Regarding the deadly porch railing collapse (“Man’s death in fall from second-floor porch adds to calls for housing safety office in Portland,” April 24):

I am a retired structural engineer who spent 45 years practicing structural engineering in the Boston area. During this time, I had many opportunities to inspect the construction of wooden porches, both old and new, in addition to steel fire escapes on multi-story buildings.

To minimize future accidents, I would suggest implementing a plan by the city of Portland similar to what other cities around the country are doing for buildings of two stories and higher.

Upon payment of real estate taxes, owners of rental properties would be required to accompany their tax payments with a structural inspection report, stamped by a registered professional structural engineer in the state of Maine, accompanied by proof of professional liability insurance.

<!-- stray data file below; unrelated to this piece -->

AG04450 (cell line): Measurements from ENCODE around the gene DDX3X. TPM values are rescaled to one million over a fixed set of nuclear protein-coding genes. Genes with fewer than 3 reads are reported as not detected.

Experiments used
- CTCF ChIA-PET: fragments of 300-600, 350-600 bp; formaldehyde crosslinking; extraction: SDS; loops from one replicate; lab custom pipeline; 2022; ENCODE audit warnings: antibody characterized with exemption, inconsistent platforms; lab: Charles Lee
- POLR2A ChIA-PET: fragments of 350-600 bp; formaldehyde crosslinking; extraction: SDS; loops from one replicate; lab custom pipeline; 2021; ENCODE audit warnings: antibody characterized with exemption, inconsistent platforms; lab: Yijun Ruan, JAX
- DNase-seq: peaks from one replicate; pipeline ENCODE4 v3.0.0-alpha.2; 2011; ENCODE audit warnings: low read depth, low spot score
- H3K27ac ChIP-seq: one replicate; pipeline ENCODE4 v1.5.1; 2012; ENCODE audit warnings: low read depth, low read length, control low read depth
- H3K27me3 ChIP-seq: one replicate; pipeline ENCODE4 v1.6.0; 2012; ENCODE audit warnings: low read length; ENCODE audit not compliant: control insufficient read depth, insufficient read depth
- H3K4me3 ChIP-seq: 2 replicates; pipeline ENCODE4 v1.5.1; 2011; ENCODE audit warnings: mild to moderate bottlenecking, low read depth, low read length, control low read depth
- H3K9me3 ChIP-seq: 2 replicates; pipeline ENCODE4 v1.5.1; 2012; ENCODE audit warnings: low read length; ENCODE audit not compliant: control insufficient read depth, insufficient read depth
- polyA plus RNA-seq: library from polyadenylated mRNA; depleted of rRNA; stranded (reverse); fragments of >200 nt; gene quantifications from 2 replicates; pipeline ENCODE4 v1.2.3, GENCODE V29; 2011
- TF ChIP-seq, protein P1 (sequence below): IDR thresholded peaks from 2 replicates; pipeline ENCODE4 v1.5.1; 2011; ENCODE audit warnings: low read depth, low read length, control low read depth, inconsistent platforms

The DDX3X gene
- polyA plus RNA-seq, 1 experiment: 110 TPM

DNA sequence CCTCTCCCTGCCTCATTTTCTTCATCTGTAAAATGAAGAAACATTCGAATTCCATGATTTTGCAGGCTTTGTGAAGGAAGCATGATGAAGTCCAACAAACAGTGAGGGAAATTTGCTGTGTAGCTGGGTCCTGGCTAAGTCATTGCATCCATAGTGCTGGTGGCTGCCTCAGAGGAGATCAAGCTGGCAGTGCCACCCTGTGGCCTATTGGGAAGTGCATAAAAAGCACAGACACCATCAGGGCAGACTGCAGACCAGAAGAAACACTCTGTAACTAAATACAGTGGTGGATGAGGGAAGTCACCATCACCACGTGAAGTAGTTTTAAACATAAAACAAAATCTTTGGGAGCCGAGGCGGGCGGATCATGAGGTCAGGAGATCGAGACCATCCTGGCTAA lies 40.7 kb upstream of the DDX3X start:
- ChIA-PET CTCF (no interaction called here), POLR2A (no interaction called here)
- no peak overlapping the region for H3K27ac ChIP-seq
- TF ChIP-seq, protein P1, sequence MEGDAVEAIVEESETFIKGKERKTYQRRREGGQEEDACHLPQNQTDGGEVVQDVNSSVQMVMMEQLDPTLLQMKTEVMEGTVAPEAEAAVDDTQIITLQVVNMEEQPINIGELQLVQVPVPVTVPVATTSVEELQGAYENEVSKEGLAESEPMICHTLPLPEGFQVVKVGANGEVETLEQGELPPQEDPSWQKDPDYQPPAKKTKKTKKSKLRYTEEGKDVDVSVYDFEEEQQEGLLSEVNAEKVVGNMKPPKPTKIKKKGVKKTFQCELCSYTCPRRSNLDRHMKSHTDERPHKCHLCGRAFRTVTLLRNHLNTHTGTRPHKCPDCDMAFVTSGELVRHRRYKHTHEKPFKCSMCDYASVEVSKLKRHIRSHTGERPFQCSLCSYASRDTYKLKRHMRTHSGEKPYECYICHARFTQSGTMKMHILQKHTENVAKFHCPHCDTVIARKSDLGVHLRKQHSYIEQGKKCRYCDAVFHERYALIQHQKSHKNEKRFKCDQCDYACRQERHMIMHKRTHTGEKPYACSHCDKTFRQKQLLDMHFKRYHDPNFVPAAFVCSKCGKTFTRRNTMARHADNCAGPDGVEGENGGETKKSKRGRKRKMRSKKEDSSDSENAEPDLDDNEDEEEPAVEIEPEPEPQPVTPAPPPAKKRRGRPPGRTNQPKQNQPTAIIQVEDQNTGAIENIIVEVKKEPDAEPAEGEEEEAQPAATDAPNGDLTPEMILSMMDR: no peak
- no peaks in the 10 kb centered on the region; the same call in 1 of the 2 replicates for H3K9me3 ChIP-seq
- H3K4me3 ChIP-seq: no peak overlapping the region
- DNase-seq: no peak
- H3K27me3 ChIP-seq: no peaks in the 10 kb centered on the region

This inspection should be done annually or, at the least, every other year and paid for by the building owner. The building codes are very clear regarding design rules and loading criteria for residential structures, specifically, porch handrails.

This program takes the responsibility and liability for inspections out of the hands of city inspectors, saves public funds and puts the onus of inspections directly where it should be: in the hands of professional structural engineers, who are bound by their licensure requirements to uphold code-required construction standards.

I am sending a copy of this letter directly to the Portland City Council.

Kurt Benedict

Wells